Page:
Kweighbaye Kotee: Fighting to Tell Your Story

June 28 - On The Dot
It’s a great day to be a woman! Melinda Garvey here as your voice, with the mission to give women everywhere a place to be heard and tell their stories. We’d love to hear from you!

FIRST THOUGHT: Giving a Voice to a Community Through Film

They say reading a book opens up a whole new world, but so does watching a movie—and it’s a heck of a lot faster. Whether you’re fighting off Darth Vader in Star Wars or singing your heart out in Pitch Perfect, it can feel good to just escape for an hour or two.

Today, let your hair down and answer some fun questions. If there were a movie made about your life, who would star in it? What songs would be on the soundtrack? I won’t tell you what actress I’d pick, but I definitely know Aretha Franklin’s R-E-S-P-E-C-T would be my theme song.


The National Association of Women Business Owners recently launched a contest called No Small Thing, asking women to submit short videos that explain the one little thing that has contributed to their business success. Five finalists have been announced, and later this year, one winner will be selected.

One of the finalists, Susie Fife, says her one small thing comes down to a three-letter word: Pip. The word pip means seed and stands for “people inspiring people.” For Fife, the key to her company’s success comes down to surrounding herself with smart, supportive peers. Now that is inspiring.

WOMAN TO WATCH: Kweighbaye Kotee, Founder and CEO of Bushwick Film Festival

Kweighbaye Kotee is interested in stories. She was born in Monrovia, Liberia, and moved to the States after civil war pushed her family to seek asylum. Kotee received a scholarship to attend one of the top 20 boarding schools in the country when she was 14. Later, Kotee attended New York University and earned a degree in mass media and global communication.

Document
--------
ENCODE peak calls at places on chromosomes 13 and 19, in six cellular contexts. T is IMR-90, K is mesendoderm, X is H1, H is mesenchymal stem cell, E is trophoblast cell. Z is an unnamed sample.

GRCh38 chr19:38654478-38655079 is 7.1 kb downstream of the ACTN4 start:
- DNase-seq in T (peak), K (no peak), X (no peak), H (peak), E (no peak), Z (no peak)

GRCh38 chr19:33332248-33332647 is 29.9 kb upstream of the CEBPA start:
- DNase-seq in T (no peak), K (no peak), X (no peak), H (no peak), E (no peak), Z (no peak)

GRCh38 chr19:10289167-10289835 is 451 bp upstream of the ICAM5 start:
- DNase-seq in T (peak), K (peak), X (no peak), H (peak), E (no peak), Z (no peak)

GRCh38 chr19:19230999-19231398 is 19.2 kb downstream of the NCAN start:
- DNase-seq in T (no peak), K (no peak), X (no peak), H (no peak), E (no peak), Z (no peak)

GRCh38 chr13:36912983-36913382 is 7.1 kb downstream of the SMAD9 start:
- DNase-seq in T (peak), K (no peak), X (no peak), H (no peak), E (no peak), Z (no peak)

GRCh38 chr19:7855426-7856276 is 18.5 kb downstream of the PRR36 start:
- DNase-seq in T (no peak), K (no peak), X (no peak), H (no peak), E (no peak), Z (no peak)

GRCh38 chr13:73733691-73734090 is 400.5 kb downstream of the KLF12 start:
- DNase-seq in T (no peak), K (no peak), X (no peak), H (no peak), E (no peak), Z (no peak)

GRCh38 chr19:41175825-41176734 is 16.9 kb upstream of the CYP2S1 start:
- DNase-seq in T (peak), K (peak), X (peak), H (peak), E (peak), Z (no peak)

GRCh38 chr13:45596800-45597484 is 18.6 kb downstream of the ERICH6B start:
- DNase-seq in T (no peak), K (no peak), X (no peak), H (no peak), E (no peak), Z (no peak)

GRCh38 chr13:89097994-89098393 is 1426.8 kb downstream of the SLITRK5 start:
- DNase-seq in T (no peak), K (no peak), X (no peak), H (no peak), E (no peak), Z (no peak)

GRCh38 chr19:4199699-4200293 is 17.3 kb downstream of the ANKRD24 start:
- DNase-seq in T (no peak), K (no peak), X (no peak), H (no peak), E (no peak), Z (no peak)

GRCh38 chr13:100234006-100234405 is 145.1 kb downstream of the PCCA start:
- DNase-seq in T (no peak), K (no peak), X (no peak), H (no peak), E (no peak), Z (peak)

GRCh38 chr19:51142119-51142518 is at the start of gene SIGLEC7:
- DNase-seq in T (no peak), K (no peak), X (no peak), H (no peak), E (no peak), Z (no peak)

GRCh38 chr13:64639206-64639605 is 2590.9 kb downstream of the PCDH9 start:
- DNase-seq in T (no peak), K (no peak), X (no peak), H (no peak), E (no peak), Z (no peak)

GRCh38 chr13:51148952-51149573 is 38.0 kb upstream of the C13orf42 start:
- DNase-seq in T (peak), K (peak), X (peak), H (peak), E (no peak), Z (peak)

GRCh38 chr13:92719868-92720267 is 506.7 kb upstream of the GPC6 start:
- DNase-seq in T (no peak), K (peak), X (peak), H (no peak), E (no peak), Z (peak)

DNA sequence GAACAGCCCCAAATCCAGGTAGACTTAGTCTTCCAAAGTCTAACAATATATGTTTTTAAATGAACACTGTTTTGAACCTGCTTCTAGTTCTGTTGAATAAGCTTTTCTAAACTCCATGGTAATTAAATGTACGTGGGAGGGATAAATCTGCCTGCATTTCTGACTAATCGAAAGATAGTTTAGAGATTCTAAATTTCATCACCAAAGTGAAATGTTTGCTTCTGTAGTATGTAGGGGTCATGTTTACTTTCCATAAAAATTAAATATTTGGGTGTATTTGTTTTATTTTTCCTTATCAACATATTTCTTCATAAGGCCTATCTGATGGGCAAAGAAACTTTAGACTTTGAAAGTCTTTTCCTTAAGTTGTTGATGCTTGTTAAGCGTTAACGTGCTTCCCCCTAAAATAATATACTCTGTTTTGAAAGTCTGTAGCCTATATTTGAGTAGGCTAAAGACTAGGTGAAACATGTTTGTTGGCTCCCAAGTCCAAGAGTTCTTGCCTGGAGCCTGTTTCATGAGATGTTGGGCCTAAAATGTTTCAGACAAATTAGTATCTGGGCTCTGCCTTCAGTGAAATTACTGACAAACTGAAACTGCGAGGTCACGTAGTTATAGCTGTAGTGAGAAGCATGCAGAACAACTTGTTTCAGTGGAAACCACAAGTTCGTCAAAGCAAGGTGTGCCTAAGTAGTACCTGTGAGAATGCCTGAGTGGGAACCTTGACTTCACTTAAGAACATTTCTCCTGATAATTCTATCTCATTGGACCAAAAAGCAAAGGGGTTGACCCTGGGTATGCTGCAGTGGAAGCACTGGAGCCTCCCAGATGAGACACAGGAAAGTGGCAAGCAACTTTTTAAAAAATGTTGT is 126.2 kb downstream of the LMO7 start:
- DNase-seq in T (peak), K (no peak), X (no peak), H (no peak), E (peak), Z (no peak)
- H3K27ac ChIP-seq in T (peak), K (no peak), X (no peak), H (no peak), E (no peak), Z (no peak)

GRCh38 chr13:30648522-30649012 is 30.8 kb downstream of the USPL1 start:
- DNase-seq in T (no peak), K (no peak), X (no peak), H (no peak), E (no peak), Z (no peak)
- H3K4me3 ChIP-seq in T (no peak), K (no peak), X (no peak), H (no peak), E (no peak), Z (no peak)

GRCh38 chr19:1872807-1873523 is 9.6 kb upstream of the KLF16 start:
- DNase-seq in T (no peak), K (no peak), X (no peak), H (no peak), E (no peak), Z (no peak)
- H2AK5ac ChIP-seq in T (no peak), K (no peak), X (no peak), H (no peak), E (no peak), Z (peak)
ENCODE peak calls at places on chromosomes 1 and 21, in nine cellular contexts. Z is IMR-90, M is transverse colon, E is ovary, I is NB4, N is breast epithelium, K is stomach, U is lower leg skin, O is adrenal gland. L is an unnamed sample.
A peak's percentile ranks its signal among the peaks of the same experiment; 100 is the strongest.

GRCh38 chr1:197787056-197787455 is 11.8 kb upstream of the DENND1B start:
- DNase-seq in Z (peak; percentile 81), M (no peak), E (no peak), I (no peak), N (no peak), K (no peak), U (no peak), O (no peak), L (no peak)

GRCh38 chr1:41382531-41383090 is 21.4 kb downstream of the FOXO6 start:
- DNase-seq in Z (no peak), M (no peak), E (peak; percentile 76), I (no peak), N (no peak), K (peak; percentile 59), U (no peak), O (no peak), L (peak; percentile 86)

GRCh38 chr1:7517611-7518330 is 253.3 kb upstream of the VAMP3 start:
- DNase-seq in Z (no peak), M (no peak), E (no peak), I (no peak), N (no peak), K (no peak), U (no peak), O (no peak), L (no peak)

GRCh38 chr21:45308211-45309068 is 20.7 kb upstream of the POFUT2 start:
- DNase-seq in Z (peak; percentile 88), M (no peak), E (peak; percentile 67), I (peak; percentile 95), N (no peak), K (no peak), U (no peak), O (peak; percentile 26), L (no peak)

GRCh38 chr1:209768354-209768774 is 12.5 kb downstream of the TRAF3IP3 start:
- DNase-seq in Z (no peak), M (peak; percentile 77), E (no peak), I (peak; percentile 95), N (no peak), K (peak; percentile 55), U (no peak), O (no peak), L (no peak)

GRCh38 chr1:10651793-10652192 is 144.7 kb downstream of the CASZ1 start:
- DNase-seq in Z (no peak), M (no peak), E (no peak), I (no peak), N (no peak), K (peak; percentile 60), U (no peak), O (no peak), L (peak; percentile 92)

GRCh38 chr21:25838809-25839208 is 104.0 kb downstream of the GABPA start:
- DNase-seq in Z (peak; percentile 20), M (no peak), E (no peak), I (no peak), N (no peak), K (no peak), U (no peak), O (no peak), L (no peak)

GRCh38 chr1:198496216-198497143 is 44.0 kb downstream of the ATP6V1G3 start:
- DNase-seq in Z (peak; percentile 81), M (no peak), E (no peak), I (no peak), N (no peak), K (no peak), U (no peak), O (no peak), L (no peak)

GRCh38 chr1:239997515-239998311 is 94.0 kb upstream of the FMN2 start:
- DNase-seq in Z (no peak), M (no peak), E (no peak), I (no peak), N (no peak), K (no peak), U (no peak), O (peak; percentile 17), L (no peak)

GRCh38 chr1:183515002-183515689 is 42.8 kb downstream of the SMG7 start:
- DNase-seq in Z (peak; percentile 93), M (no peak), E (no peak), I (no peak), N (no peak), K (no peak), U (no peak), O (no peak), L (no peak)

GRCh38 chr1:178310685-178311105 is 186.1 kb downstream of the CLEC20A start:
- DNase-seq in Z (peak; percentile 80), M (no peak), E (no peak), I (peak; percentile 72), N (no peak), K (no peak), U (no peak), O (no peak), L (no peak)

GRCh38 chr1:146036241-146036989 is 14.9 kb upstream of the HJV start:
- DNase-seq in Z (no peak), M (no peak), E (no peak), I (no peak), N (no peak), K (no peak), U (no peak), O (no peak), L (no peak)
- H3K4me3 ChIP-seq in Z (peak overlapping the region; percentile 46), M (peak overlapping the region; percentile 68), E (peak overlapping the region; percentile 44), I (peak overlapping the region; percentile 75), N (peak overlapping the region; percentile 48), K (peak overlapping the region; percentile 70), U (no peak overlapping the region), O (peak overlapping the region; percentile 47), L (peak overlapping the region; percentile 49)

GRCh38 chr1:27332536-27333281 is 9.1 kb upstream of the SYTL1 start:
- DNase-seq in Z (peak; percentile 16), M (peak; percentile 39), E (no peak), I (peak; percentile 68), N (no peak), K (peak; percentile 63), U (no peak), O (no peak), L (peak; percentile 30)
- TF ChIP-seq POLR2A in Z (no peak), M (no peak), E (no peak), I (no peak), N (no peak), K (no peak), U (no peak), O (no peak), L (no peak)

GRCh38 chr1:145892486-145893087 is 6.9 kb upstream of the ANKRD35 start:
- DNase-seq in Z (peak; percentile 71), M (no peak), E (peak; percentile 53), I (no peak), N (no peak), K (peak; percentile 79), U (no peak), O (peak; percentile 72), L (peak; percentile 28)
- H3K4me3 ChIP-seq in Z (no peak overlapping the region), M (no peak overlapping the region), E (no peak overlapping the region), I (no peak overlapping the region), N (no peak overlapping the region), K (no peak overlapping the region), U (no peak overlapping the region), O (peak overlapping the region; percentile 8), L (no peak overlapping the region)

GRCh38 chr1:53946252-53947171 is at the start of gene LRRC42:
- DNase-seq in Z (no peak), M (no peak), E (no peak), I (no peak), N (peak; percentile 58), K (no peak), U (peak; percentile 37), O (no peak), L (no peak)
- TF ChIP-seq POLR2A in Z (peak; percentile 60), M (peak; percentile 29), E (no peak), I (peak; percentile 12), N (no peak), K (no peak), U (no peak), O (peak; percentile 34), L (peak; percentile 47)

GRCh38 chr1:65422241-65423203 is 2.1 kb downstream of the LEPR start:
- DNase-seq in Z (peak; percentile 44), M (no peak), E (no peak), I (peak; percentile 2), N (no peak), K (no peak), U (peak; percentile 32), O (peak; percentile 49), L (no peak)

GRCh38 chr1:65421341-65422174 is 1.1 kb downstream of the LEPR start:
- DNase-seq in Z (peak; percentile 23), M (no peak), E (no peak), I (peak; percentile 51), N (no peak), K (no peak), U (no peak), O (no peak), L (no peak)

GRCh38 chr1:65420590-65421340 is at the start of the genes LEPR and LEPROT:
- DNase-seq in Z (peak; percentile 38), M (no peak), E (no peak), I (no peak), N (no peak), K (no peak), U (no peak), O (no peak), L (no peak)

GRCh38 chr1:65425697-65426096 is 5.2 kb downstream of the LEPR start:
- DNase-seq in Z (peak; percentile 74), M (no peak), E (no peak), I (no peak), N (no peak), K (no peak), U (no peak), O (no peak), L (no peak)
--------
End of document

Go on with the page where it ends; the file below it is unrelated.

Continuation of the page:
Kotee fell in love with indie movies during her last couple years of college, and after attending the Tribeca Film Festival, where she’d later work for a stint as a program assistant, she was hooked and knew she wanted to pursue a career in the film industry. Kotee says being a first-generation immigrant has given her a sense of purpose and an entrepreneurial desire. That’s what pushed her to create the Bushwick Film Festival in 2007, with the help of friends.

Indie film means a lot to Kotee because indie filmmakers have to fight to tell their stories. After nearly a decade, Bushwick Film Festival is a mainstay in New York’s culture. It usually features 10 to 15 films and 20 shorts. About half are from New York and the rest are from all over the country and the world. The festival also runs programming year-round, such as film-related classes, panels and workshops.

Creating a film festival in the New York community of Bushwick was purposeful for Kotee. It’s where she calls home, and she is steadfast in preserving its culture. In late 2015, Kickstarter supporters funded a documentary film directed by Kotee called The Bushwick Diaries. The film will follow the unique paths of area residents and the story of the culturally diverse neighborhood of Bushwick.

Kotee also serves as the executive director of Slate Property Arts and Culture Endowment, or SPACE, which will give $80,000 in grants to local artists, as well as provide community spaces to residents and organizations to pursue cultural and art endeavors.

Here’s one lesson Kotee has taken from her career that we can all learn from: Even if she might fail at work one day, that doesn’t mean she’s a failure. Spoken like a true pioneer.


Kotee has found her calling. Have you? Take these wise words from singer Ella Fitzgerald to heart:

“Just don’t give up trying to do what you really want to do. Where there is love and inspiration, I don’t think you can go wrong.”

That’s all for now. Be sure to share this so more women can have a voice! Thanks for getting ready with us.

To learn more about our conversation, check us out at and talk to us @OnTheDotWoman on Twitter and Instagram. We’d love to hear your voice.

Photo by Alonzo Maciel

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